A woman is helped into the Mobile Medical Unit after a suspected overdose in the Downtown Eastside on Dec. 21, 2016. (Ben Nelms/The Globe and Mail)
The woman sits slouched in a black folding chair, slowly regaining her strength. She is recovering from her second overdose since being released from jail just four days earlier and physicians are watching her closely. She is crying.
The woman is at the Mobile Medical Unit (MMU), a satellite emergency room established in the Downtown Eastside in mid-December to help deal with the city’s surge in overdoses and relieve crowded emergency rooms. Instead of St. Paul’s Hospital, paramedics take patients to the expandable trailer parked on the former site of a homeless encampment, where they are seen immediately by physicians and nurses.
But the temporary facility, a legacy of the 2010 Winter Olympics, is proving to be more than just an overflow space where overdose victims are treated and released. Every patient brought in is presented with long-term treatment options they can start right away; on a particularly busy day in late December, half agreed.
Among them was the woman, who told physicians through sobs that she had been doing well on Suboxone – a combination pill of buprenorphine and naloxone, used to curb cravings and treat opioid addiction – but had been tapered off while in jail, despite her protests. Upon her release three weeks later, she returned to the Downtown Eastside, the only neighbourhood in which she could secure housing, and relapsed.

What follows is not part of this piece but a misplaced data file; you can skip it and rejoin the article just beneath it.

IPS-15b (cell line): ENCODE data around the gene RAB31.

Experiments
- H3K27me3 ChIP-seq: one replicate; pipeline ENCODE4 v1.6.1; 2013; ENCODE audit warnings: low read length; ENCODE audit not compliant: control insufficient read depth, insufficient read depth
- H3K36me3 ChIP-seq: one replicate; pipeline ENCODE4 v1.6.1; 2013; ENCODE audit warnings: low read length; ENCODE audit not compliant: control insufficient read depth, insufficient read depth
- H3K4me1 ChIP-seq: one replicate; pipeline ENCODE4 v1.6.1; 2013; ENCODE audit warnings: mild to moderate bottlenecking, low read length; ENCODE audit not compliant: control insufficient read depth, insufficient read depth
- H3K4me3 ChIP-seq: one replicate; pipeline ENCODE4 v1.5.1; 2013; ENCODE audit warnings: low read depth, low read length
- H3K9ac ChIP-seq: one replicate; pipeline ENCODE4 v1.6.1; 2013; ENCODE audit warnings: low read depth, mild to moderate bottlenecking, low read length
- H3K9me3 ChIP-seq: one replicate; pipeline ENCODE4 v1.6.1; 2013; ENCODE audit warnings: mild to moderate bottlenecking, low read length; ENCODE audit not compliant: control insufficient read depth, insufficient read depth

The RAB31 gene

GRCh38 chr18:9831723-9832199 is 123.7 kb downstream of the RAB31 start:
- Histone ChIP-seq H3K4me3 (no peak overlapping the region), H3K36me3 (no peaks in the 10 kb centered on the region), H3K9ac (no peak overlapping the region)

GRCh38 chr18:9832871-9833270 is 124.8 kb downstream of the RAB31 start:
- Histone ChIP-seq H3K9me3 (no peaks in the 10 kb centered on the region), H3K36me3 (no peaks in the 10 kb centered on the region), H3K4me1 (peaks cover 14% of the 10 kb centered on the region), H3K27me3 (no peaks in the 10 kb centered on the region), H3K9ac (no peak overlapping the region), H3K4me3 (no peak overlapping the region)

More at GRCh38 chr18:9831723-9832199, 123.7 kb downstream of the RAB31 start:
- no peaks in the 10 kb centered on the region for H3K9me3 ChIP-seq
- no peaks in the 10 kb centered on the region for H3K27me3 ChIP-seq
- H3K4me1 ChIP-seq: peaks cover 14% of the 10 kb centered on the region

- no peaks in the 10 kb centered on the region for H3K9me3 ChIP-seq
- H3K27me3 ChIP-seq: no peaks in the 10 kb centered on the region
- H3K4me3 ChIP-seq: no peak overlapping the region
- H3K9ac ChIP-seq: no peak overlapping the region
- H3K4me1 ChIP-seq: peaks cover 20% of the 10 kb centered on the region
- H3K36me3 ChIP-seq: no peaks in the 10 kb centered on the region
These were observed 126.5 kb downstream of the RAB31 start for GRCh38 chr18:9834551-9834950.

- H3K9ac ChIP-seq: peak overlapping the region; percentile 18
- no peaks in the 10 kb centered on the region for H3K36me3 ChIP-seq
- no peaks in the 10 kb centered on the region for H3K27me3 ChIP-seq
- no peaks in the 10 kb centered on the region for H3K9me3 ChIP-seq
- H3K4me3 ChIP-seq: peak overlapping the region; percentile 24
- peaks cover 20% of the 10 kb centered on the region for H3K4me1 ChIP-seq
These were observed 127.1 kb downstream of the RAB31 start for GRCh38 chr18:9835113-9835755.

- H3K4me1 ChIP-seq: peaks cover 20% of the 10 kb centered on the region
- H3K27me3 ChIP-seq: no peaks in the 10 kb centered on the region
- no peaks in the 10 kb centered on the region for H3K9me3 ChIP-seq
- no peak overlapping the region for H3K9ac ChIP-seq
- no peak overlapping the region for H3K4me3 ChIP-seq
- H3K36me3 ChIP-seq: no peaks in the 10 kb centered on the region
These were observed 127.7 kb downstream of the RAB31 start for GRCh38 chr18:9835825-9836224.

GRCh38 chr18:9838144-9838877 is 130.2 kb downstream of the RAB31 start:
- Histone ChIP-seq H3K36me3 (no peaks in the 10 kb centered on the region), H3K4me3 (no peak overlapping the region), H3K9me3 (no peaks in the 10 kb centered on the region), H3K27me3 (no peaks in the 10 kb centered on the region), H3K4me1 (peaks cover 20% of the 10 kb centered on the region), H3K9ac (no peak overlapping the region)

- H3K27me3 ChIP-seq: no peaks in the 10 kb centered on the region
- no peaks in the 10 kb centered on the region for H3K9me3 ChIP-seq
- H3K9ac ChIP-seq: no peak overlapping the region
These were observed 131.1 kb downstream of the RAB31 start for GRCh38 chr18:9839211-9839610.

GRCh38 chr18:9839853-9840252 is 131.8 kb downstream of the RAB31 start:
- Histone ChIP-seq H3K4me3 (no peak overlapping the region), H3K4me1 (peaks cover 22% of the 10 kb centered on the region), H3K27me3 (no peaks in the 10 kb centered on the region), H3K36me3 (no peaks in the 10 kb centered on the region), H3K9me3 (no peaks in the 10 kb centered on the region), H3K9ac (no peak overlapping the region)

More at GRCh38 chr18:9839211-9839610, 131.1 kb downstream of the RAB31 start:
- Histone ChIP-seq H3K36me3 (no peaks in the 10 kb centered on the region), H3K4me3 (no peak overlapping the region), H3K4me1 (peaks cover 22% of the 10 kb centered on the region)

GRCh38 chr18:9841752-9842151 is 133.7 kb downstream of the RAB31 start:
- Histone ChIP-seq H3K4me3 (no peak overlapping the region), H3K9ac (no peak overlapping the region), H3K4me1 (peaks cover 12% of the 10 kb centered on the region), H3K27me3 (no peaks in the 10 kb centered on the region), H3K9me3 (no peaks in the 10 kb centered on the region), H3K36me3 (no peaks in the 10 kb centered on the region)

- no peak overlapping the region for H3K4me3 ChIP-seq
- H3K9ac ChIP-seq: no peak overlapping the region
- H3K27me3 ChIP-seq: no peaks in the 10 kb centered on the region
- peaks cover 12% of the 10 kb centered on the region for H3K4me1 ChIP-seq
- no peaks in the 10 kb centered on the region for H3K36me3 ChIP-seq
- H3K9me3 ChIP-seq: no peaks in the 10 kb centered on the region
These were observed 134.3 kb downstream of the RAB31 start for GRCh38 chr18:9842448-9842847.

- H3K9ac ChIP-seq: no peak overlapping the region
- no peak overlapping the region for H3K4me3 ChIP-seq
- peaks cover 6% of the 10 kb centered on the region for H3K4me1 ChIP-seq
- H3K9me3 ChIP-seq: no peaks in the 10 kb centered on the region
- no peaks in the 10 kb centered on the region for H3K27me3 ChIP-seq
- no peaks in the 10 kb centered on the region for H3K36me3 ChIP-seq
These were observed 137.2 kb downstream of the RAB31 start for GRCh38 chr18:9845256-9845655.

It was easier to get street drugs than it was to get help, she told addictions physician Keith Ahamad.
“We restarted her on Suboxone and she was so happy,” Dr. Ahamad recalled. “It was all she wanted. She said, ‘It makes me feel normal and I don’t use [illicit drugs when I’m on it]. I need to be on it. I can’t find it anywhere. Why is it so hard to get?’”
As part of the local overdose response, the MMU is offering the treatment options to anyone who needs it, free of charge.
A whiteboard outside the MMU advertises its services: medical treatment for active overdoses, same-day provision of Suboxone and methadone and free take-home naloxone kits for drug users. Seeing the sign, a visibly agitated man enters the facility and tells physicians he is on the brink of relapsing. He had been on Suboxone back in Ontario, but he could not afford it in British Columbia, he says.
Dr. Ahamad started the man on Suboxone on the spot, which appeared to surprise him. Before leaving, he turns around and addresses staff in the room: “Thank you so much. You guys are awesome.”
Perhaps most notable is the mood inside the MMU. It was established to address an exceptionally grim reality – an unprecedented surge in overdoses – and yet the vibe inside is relatively light. Smiling physicians and nurses chat freely with patients, their friendly demeanours bringing some levity to the situation: “How are you doing, sweetheart? Are you hungry? Can I get you a sandwich?”
Physicians and nurses at the MMU have all signed up to be there.
Emergency-room physician Frank Scheuermeyer said it is important for patients to know that they are cared for.
“Maybe part of the reason they ended up here is because they felt like nobody cared,” he said. “Everyone here is really nice. They’ll bring [patients] sandwiches and juice and give them a warm blanket if they need it. Hopefully, we can make a tiny difference in somebody’s life that they remember.”
From January through November, there were more than 6,000 drug overdoses, either from illicit substances or of unknown origin, presenting to Vancouver Coastal Health emergency departments, with nearly three-quarters of them at St. Paul’s hospital.